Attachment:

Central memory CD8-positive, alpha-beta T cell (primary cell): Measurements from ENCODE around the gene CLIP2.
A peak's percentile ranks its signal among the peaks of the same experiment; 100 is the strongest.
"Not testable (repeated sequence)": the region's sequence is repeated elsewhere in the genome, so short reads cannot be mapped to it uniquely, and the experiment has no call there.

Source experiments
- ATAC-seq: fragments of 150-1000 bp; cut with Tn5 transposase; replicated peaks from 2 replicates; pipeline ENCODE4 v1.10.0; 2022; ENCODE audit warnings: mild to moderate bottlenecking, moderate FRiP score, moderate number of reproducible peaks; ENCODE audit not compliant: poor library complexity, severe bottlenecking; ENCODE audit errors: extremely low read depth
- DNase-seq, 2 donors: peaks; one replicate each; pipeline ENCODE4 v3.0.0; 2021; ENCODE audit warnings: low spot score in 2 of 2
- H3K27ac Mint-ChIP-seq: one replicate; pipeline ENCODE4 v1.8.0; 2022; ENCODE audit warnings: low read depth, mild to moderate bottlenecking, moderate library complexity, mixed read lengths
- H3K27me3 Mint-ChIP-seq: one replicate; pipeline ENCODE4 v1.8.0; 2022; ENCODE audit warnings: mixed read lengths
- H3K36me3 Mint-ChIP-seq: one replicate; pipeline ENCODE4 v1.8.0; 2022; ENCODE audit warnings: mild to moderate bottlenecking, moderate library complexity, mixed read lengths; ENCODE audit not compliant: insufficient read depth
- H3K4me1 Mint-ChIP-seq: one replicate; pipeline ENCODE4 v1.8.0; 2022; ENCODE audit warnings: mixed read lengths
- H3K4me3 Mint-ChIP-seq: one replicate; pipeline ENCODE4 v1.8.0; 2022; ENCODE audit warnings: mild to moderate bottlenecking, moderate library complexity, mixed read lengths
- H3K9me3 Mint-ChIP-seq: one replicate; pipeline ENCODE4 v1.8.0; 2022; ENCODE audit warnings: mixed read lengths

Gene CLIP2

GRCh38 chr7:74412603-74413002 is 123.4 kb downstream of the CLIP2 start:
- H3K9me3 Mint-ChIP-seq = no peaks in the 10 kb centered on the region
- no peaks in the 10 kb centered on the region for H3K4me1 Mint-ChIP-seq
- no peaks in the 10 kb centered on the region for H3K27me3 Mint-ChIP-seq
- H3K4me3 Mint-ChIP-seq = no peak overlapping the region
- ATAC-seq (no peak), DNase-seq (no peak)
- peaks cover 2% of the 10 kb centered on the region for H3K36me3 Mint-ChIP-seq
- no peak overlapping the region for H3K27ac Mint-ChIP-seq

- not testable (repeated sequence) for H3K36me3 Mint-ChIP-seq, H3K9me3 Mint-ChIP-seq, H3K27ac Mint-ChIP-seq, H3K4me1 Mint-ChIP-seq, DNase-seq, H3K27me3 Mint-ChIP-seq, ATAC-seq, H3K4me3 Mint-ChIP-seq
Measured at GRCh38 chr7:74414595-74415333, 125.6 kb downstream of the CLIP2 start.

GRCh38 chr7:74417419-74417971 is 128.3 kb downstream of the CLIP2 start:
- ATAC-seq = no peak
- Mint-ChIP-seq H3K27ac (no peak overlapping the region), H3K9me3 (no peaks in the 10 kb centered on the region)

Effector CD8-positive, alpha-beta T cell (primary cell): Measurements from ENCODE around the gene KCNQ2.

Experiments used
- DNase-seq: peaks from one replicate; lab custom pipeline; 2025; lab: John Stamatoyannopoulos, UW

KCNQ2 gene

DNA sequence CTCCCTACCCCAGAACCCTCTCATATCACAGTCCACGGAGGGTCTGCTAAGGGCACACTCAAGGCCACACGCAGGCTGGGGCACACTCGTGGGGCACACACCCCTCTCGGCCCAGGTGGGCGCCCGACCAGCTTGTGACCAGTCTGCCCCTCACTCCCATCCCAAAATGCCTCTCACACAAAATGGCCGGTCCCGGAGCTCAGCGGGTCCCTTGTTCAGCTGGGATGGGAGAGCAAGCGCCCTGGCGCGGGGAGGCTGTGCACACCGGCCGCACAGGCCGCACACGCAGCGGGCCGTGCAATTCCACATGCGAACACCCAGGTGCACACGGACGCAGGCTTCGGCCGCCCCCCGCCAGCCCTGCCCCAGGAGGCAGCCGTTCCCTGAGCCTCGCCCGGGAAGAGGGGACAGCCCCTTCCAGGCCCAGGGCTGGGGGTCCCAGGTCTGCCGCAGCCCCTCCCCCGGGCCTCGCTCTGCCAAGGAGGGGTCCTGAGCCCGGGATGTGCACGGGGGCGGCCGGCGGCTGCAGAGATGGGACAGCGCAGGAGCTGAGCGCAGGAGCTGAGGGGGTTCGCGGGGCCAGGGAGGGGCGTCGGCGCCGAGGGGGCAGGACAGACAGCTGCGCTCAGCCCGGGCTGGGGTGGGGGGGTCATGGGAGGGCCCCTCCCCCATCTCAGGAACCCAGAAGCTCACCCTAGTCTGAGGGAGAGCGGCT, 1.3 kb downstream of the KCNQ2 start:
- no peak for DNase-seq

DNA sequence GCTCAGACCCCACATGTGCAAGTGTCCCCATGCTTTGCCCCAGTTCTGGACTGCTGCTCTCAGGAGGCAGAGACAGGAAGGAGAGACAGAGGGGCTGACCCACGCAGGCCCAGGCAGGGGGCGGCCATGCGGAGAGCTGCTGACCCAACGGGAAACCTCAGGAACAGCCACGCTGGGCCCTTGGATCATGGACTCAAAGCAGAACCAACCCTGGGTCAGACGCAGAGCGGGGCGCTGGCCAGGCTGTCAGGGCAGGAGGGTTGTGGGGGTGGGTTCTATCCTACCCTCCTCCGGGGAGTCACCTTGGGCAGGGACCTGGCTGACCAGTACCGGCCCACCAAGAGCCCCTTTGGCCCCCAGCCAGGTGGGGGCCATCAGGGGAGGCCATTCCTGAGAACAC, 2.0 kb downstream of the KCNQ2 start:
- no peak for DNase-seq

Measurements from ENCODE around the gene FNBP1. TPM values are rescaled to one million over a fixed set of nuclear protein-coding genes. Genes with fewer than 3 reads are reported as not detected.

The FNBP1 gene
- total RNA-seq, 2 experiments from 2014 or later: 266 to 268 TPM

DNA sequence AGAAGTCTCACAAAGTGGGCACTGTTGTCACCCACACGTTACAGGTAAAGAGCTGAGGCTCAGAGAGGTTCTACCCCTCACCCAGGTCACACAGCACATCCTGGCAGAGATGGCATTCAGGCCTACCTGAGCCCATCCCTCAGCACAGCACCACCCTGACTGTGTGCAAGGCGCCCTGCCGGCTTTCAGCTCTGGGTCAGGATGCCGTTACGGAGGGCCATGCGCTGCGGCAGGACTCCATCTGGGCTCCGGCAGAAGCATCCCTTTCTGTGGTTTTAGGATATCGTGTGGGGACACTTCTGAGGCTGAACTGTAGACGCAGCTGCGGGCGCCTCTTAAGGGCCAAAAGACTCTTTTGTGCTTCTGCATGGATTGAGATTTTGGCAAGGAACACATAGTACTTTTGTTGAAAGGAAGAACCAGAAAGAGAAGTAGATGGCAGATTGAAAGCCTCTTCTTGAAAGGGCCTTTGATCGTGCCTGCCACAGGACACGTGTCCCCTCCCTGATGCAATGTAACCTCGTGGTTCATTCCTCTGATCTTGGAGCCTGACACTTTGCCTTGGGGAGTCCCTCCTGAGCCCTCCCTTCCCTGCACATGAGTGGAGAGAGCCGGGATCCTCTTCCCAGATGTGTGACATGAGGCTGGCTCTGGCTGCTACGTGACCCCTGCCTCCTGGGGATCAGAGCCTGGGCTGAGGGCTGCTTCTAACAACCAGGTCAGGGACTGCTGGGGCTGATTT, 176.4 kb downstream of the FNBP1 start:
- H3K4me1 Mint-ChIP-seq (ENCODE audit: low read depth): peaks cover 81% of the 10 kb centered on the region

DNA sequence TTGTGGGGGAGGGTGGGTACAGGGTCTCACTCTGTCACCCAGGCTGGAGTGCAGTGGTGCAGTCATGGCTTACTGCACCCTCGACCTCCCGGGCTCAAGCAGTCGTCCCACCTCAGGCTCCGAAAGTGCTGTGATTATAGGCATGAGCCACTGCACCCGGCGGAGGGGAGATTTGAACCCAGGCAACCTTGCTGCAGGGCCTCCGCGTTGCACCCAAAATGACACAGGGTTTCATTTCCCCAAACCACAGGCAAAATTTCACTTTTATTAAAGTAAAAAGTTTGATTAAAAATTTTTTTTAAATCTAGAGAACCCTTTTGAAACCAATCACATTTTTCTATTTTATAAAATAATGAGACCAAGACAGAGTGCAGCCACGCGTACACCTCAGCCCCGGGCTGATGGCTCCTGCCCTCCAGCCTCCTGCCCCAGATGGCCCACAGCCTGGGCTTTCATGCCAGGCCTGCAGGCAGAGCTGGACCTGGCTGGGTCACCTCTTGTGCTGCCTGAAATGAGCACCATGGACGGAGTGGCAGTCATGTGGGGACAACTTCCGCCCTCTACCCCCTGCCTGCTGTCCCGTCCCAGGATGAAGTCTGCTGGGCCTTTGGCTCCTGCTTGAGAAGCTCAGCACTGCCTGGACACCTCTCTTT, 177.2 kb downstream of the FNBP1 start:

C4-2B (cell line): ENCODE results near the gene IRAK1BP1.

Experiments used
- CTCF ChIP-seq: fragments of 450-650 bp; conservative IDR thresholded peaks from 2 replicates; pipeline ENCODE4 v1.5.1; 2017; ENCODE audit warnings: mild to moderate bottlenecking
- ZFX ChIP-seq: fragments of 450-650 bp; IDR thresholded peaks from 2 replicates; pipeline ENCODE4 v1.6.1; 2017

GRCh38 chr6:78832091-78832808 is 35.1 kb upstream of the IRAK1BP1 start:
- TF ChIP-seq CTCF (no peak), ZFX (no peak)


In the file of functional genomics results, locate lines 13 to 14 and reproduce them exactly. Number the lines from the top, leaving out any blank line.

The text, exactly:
Gene CLIP2

GRCh38 chr7:74412603-74413002 is 123.4 kb downstream of the CLIP2 start: